Three regional rail systems, along with VIA Rail intercity service, form Canada’s primary rail passenger network. Each faces its own physical and fiscal challenges, relying on a fluctuating mix of city, provincial, and federal funding support.
AMT manages Montreal
Montreal, Quebec, Canada’s second-largest city, enjoys the country’s only electrified regional service, along with an extensive diesel-powered train service and express buses provided by Agence Metropolitaine de Transport (AMT). AMT covers the Greater Montreal Region, embracing 63 municipalities and one First Nations reserve, 13 regional county municipalities, and 21 transit authorities.
AMT links the downtown core with communities as far west as Hudson, east to Mont-Saint-Hilaire, and Saint-Jerome to the north. Trains run to and from VIA’s Central Station, and Lucien L’Allier terminal on tracks owned by CN, CP, and the Quebec Gatineau Railway. AMT owns trackage between Saint-Therese and Saint-Jerome, and all of the Deux-Montagnes line, including the Mount Royal Tunnel. The latter is electrified, using electric multiple-unit (EMU) cars built some 20 years ago, and recently introduced Bombardier ALP-45DP dual-power locomotives and 160 Multi-Level coaches (pictured, above) ordered in conjunction with NJ Transit.
AMT serves 51 stations and 73,900 daily riders with a range of Bombardier equipment, including 58 Bombardier MR-90 single-level EMUs; the MultiLevels, built 2008-2011; 22 BiLevel coaches built in 2004; and 24 single-level coaches built in 1989. AMT has decided to standardize on the MultiLevels for future equipment acquisitions.
Future plans include improved service to Montreal’s West Island suburbs. Daily departures would be tripled, operating on two new tracks dedicated to AMT trains. Maintenance facilities are planned for Lachine and Point-Sainte-Charles, serving trains routed over CP and CN lines, respectively. A capacity increase is planned for Mount Royal Tunnel.
On the Deux-Montagnes line, an underpass beneath CN’s Saint-Laurent freight line for AMT trains is planned, estimated to cost C$60 million. Extending double-track four miles from Bois-Franc station to Roxboro-Pierrefond station would cost C$51 million. On the Candiac Line, an extension to Saint-Jean-sur-Richelieu is being discussed.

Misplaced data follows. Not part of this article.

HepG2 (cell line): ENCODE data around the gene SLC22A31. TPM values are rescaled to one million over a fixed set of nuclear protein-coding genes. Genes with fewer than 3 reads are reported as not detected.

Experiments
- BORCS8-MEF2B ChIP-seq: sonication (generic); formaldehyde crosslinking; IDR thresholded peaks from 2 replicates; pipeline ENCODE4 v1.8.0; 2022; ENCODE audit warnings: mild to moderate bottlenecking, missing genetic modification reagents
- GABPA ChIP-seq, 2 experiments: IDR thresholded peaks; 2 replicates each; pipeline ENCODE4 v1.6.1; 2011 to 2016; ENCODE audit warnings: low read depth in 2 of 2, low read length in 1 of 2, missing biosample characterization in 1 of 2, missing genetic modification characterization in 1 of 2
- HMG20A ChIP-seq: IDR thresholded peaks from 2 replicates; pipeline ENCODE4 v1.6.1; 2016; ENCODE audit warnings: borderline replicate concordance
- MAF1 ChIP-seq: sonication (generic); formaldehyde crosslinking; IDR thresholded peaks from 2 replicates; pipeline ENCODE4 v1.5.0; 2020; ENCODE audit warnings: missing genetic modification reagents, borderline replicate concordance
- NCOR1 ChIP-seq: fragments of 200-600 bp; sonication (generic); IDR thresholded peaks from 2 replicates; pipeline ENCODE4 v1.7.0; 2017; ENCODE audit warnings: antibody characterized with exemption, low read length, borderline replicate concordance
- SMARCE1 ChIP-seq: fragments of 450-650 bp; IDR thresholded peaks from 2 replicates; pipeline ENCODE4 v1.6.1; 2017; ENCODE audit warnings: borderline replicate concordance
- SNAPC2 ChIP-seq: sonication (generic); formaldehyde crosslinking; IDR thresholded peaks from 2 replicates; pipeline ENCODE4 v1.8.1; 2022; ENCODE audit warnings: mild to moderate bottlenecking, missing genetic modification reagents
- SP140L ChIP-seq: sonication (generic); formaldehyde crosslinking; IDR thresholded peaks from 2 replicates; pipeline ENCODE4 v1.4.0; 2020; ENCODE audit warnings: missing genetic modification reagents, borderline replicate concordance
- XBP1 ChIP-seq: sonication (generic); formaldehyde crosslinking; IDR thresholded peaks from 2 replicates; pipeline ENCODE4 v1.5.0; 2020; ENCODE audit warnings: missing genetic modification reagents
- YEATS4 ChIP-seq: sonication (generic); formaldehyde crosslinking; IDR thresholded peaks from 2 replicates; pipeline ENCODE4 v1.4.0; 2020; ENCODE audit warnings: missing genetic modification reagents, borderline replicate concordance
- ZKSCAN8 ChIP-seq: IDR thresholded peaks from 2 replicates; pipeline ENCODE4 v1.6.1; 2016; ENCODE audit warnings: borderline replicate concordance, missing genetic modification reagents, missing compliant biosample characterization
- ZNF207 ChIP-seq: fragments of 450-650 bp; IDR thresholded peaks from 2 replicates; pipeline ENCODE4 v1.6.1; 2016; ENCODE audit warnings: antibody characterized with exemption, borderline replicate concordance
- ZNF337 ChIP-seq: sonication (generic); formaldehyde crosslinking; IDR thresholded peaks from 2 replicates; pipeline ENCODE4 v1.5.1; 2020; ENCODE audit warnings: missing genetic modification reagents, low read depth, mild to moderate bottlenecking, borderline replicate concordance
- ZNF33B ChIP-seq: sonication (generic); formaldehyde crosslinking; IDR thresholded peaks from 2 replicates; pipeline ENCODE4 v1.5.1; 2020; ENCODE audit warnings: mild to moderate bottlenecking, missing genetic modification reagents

GO Transit sets the pace
Government of Ontario Transit (GO Transit) is Canada’s oldest and largest regional rail agency, and perhaps the best known outside of Canada. GO Transit was regarded as avoiding the need to widen the Queen Elizabeth Way, a limited-access highway, between Toronto and Hamilton. Originally conceived as a three-year experiment, it proved extremely popular. Expansion moved forward in the 1970s and 1980s, reaching Georgetown in 1974, Richmond Hill in 1978, Milton and Bradford in 1981, and Stouffville in 1982.
In recent years the Georgetown service has been extended westward to Kitchener, and the Bradford line northward to Barrie. Lakeshore service goes eastward to Oshawa and westward to Aldershot. seasonal weekend trains operate to Niagara Falls, Ontario. Train service is chiefly weekday peak period, although all-day, seven days per week service prevails on the Lakeshore line. Daily ridership in 2012 averaged 187,000 passengers. The Lakeshore line is by far the busiest, recording almost half of the total ridership.
GO Transit today operates 574 Bombardier BiLevel cars, with 115 more on order; eight EMD F59PH locomotives, and 67 MotivePower Industries MP40PH-3Cs, with 10 more ordered for 2016 delivery. Heavy maintenance is performed at the Willowbrook Shops, in the former western suburb of New Toronto, adjacent to the Lakeshore West line.
Toronto Union Station is undergoing a major rebuilding, which includes facilities for Union Pearson Express, the new airport rail service linking Pearson International Airport with Union Station, slated to commence in 2015. The former Toronto, Hamilton & Buffalo station in Hamilton was extensively rebuilt in the mid-1990s to serve the four weekday trains to that city, as well as GO, local, and other intercity buses. A new station is being built in Hamilton’s north downtown, on the CN Lakeshore line, to serve four additional GO trains, commencing in 2015.